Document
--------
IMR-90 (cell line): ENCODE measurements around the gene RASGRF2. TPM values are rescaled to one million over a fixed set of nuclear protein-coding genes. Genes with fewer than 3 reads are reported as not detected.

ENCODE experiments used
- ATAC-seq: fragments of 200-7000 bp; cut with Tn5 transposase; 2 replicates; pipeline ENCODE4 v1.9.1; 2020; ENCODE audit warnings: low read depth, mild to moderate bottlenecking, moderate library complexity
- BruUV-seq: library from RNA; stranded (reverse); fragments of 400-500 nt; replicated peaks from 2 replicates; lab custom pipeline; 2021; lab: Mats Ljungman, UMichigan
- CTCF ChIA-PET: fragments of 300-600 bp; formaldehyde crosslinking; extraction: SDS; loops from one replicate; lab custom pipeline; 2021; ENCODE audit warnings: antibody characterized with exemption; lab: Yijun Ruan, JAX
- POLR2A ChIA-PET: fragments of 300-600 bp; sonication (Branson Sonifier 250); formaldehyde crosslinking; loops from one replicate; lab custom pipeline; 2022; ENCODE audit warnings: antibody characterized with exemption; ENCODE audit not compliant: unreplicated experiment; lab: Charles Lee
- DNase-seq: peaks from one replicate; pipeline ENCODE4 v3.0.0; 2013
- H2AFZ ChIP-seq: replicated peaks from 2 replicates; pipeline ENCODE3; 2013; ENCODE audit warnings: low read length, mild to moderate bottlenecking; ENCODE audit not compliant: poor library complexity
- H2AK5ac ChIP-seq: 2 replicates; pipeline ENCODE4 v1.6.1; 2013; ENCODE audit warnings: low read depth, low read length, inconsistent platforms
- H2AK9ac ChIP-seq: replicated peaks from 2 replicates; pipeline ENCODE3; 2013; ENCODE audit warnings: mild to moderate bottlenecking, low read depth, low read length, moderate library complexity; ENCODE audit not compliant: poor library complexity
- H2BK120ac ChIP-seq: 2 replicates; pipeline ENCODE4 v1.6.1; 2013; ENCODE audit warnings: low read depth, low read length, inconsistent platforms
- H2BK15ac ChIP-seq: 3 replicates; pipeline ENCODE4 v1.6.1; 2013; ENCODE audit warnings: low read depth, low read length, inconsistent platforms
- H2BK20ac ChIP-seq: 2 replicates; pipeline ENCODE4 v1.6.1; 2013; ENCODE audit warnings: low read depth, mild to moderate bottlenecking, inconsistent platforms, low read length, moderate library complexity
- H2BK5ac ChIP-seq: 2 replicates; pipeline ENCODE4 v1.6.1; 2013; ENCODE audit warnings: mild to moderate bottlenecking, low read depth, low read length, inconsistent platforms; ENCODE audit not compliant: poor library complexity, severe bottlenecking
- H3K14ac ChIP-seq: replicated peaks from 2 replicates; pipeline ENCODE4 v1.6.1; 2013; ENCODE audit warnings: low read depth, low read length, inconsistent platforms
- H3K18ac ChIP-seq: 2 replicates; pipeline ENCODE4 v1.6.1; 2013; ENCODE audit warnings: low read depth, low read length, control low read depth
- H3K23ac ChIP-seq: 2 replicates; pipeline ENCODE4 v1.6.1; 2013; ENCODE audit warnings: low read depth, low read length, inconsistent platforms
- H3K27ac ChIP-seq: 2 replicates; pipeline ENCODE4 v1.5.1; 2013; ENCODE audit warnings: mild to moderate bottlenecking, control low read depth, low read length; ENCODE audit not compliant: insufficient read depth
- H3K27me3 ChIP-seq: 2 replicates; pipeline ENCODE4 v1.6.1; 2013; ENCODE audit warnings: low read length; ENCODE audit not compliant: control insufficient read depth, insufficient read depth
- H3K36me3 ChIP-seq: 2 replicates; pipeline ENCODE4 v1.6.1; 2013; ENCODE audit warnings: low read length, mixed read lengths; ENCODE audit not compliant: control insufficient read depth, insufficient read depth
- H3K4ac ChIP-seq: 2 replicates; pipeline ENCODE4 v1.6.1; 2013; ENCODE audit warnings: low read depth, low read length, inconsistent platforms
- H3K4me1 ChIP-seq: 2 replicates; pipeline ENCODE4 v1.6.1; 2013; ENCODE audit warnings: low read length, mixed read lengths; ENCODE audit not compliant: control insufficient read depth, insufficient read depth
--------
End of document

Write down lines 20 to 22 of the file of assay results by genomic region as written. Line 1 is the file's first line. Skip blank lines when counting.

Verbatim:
- H3K36me3 ChIP-seq: 2 replicates; pipeline ENCODE4 v1.6.1; 2013; ENCODE audit warnings: low read length, mixed read lengths; ENCODE audit not compliant: control insufficient read depth, insufficient read depth
- H3K4ac ChIP-seq: 2 replicates; pipeline ENCODE4 v1.6.1; 2013; ENCODE audit warnings: low read depth, low read length, inconsistent platforms
- H3K4me1 ChIP-seq: 2 replicates; pipeline ENCODE4 v1.6.1; 2013; ENCODE audit warnings: low read length, mixed read lengths; ENCODE audit not compliant: control insufficient read depth, insufficient read depth